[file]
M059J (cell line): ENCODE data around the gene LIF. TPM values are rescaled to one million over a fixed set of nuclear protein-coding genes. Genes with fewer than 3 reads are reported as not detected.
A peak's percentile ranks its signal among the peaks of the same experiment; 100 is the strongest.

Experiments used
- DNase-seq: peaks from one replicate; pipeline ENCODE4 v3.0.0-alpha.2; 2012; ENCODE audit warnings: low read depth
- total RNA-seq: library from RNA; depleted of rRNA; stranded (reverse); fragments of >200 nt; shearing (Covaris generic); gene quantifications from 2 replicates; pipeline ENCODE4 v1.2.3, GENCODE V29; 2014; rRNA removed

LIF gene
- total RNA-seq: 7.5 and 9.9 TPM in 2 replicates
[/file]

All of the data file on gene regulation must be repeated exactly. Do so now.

M059J (cell line): ENCODE data around the gene LIF. TPM values are rescaled to one million over a fixed set of nuclear protein-coding genes. Genes with fewer than 3 reads are reported as not detected.
A peak's percentile ranks its signal among the peaks of the same experiment; 100 is the strongest.

Experiments used
- DNase-seq: peaks from one replicate; pipeline ENCODE4 v3.0.0-alpha.2; 2012; ENCODE audit warnings: low read depth
- total RNA-seq: library from RNA; depleted of rRNA; stranded (reverse); fragments of >200 nt; shearing (Covaris generic); gene quantifications from 2 replicates; pipeline ENCODE4 v1.2.3, GENCODE V29; 2014; rRNA removed

LIF gene
- total RNA-seq: 7.5 and 9.9 TPM in 2 replicates